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Accepted Paper:

Critical investments in critical minerals: a research agenda for investigating green FDI spillover effects in Sub-Saharan Africa  
Wojciech Tycholiz (Jagiellonian University in Krakow)

Paper short abstract:

This article aims to set out a research agenda for investigating the spillover effects of green FDIs in SSA. Particular attention is dedicated to spillover effects arousing from FDIs in the mining of critical minerals and in the renewable energy sector.

Paper long abstract:

One consequence of the world's growing interest in critical minerals in Sub-Saharan Africa (SSA) is the increase in Foreign Direct Investments (FDIs) flowing to African countries, leading to both direct and indirect economic effects. This article aims to establish a research agenda for investigating the spillover effects of FDIs in SSA resulting from investments in green transformation. Spillover effects, defined as the transfer of technology, encompassing hardware, software, and brainware (Nowakowski 2005), from foreign firms to local entrepreneurs or the broader local economy, are often considered catalysts for industrialization and structural transformation.Historically, FDIs in the mining sector have shown minimal forward and backward linkages, operating as capital-intensive enclaves with limited local participation and inputs (Hirschman 1958; Seers 1964), resulting in minimal spillover effects on local economies. Consequently, a pertinent research avenue for contemporary studies is to verify whether this time the character of the green FDIs in the mining sector are different? What are the differences in the potential of foreign investors, the capacity of local companies, and the institutional settings in local economies compared to past scenarios? If material differences exist, are they sufficient to bring about the long-awaited structural transformation in African economies? Moreover, in recent years, green FDIs in Africa have extended beyond the mining sector, exploring the solar, wind, hydro, and geothermal potential of the continent. Investigating spillover effects from green investments in non-extractive sectors represents another key research avenue.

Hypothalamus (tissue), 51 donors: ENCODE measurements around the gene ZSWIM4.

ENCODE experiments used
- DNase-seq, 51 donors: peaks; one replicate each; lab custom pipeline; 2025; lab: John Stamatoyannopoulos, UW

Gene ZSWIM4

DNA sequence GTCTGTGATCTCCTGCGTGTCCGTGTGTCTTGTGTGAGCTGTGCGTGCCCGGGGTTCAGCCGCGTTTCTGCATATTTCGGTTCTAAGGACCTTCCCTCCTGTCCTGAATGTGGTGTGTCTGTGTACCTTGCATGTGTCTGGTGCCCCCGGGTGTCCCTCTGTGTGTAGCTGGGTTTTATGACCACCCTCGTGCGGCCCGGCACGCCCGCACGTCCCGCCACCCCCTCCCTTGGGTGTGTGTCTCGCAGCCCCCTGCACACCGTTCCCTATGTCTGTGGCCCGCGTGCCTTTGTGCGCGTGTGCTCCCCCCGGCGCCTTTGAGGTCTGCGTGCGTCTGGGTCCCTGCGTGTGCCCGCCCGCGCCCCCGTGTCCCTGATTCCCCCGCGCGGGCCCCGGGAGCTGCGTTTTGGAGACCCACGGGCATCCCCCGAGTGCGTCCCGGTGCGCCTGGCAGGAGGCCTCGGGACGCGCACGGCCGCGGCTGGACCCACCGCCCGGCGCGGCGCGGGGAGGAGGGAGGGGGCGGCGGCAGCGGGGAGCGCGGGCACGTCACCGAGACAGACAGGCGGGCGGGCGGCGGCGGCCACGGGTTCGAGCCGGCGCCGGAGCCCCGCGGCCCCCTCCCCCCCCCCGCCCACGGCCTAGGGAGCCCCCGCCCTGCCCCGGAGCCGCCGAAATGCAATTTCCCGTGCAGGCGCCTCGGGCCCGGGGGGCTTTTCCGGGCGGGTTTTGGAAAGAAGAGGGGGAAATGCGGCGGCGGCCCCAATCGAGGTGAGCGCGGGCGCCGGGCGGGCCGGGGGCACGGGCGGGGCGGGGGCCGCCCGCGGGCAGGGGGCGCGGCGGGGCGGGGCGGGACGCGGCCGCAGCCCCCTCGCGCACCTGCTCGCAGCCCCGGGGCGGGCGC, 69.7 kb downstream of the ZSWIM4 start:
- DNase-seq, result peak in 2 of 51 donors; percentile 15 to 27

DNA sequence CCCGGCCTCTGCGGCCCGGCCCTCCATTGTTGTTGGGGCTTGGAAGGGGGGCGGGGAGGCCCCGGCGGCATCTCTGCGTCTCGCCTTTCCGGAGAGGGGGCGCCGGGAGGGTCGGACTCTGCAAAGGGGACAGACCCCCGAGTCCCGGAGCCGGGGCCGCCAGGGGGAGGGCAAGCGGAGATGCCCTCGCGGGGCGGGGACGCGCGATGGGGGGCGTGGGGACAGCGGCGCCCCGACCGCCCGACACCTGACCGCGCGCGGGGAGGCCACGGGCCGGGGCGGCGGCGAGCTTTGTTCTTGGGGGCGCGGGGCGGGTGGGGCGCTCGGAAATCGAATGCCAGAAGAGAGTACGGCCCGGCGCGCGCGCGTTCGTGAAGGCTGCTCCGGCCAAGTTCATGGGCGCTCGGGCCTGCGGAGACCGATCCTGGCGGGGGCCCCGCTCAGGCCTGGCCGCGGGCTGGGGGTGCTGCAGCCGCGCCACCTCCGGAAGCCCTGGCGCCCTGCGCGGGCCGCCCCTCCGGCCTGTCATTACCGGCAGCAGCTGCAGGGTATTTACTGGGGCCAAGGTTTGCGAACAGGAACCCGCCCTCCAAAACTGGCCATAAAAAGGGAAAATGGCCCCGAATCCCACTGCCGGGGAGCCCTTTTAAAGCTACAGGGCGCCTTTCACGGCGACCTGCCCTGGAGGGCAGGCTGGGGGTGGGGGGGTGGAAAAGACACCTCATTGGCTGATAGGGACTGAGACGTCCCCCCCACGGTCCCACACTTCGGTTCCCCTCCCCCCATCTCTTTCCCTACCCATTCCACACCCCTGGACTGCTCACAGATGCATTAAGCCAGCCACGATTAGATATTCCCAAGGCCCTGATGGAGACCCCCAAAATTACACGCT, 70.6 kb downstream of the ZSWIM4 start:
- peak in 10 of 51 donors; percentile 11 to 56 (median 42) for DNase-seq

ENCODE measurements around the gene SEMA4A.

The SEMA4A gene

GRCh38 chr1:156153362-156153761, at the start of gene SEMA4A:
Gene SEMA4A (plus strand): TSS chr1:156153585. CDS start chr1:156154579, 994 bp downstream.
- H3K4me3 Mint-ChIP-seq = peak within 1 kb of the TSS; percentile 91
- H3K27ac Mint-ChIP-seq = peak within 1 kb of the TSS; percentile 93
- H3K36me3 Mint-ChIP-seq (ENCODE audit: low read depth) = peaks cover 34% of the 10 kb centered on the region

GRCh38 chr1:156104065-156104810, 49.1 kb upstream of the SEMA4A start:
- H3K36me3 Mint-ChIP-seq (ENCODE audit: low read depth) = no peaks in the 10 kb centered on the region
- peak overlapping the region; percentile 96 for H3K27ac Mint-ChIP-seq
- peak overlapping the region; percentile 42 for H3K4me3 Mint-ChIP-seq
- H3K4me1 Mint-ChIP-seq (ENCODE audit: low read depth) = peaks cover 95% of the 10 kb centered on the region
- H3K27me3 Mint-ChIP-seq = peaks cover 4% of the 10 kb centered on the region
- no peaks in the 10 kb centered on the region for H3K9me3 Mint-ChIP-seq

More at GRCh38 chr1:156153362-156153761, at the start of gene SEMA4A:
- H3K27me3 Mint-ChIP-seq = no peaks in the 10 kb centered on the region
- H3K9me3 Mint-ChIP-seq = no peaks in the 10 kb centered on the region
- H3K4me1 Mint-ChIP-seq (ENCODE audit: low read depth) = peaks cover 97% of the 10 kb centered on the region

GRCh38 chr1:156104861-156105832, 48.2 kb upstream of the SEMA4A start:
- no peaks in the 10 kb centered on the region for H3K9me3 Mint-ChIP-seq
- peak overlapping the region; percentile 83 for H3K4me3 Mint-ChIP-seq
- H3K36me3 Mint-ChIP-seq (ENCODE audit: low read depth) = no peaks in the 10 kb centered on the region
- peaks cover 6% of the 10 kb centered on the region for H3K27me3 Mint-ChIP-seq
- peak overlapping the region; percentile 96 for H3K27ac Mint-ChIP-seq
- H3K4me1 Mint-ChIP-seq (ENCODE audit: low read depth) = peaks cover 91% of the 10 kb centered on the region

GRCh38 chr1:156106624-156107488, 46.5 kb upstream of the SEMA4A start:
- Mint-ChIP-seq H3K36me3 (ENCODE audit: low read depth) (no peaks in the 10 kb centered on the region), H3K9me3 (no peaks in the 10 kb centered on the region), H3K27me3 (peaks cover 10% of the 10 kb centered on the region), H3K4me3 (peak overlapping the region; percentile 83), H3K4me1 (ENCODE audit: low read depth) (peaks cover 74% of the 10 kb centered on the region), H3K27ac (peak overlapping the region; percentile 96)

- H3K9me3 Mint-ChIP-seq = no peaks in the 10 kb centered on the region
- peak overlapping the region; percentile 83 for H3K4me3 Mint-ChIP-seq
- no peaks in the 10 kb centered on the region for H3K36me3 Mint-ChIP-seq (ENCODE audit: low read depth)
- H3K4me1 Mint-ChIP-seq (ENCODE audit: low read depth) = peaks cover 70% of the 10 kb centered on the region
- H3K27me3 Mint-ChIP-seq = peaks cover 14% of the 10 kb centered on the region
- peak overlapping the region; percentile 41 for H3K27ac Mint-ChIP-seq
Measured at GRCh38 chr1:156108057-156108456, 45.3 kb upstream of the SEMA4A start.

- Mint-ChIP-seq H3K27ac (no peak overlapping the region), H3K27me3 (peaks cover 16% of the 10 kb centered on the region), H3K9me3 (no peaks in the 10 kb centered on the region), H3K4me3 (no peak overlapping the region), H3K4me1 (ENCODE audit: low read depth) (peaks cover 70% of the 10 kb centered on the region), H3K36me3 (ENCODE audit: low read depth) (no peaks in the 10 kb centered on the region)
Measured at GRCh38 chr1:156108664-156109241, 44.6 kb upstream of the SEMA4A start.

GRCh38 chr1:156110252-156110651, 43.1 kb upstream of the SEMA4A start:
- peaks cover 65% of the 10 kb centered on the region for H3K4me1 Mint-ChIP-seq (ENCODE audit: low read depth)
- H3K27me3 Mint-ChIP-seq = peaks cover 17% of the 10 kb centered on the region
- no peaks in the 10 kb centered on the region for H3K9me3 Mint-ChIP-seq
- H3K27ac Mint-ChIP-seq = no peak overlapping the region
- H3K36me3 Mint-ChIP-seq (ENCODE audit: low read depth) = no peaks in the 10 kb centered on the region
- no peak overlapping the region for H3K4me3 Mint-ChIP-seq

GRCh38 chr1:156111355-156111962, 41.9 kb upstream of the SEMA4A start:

Panel P27
The extractive politics of Africa’s energy transition: A new dawn or more of the same?
  Session 2 Friday 28 June, 2024, -